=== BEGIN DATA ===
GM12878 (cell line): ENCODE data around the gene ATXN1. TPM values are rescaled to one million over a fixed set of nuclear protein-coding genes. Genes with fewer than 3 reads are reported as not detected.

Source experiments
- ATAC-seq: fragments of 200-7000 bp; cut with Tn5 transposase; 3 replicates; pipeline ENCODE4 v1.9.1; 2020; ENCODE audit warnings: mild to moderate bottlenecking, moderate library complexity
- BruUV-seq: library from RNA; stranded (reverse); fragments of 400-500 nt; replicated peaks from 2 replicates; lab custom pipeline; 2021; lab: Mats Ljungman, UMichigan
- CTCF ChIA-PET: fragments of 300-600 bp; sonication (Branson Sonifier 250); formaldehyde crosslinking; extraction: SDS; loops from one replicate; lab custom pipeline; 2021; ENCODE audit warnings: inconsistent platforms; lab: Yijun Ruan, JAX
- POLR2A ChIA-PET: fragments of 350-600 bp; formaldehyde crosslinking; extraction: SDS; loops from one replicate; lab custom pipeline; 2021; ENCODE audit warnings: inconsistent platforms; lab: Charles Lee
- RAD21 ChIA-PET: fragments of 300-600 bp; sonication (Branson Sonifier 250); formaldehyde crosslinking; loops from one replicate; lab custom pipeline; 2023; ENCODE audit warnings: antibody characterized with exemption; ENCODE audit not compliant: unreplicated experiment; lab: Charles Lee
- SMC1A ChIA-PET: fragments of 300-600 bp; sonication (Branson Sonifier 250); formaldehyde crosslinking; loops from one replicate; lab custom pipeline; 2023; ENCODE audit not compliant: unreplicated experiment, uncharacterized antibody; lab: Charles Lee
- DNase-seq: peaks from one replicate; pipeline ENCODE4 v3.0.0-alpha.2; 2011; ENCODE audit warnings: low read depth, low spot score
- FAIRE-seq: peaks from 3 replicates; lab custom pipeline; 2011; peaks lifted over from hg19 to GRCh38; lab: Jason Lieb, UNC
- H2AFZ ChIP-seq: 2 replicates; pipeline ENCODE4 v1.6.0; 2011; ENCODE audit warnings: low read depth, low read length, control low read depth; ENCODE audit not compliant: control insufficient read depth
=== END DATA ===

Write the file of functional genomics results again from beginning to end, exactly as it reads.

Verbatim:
GM12878 (cell line): ENCODE data around the gene ATXN1. TPM values are rescaled to one million over a fixed set of nuclear protein-coding genes. Genes with fewer than 3 reads are reported as not detected.

Source experiments
- ATAC-seq: fragments of 200-7000 bp; cut with Tn5 transposase; 3 replicates; pipeline ENCODE4 v1.9.1; 2020; ENCODE audit warnings: mild to moderate bottlenecking, moderate library complexity
- BruUV-seq: library from RNA; stranded (reverse); fragments of 400-500 nt; replicated peaks from 2 replicates; lab custom pipeline; 2021; lab: Mats Ljungman, UMichigan
- CTCF ChIA-PET: fragments of 300-600 bp; sonication (Branson Sonifier 250); formaldehyde crosslinking; extraction: SDS; loops from one replicate; lab custom pipeline; 2021; ENCODE audit warnings: inconsistent platforms; lab: Yijun Ruan, JAX
- POLR2A ChIA-PET: fragments of 350-600 bp; formaldehyde crosslinking; extraction: SDS; loops from one replicate; lab custom pipeline; 2021; ENCODE audit warnings: inconsistent platforms; lab: Charles Lee
- RAD21 ChIA-PET: fragments of 300-600 bp; sonication (Branson Sonifier 250); formaldehyde crosslinking; loops from one replicate; lab custom pipeline; 2023; ENCODE audit warnings: antibody characterized with exemption; ENCODE audit not compliant: unreplicated experiment; lab: Charles Lee
- SMC1A ChIA-PET: fragments of 300-600 bp; sonication (Branson Sonifier 250); formaldehyde crosslinking; loops from one replicate; lab custom pipeline; 2023; ENCODE audit not compliant: unreplicated experiment, uncharacterized antibody; lab: Charles Lee
- DNase-seq: peaks from one replicate; pipeline ENCODE4 v3.0.0-alpha.2; 2011; ENCODE audit warnings: low read depth, low spot score
- FAIRE-seq: peaks from 3 replicates; lab custom pipeline; 2011; peaks lifted over from hg19 to GRCh38; lab: Jason Lieb, UNC
- H2AFZ ChIP-seq: 2 replicates; pipeline ENCODE4 v1.6.0; 2011; ENCODE audit warnings: low read depth, low read length, control low read depth; ENCODE audit not compliant: control insufficient read depth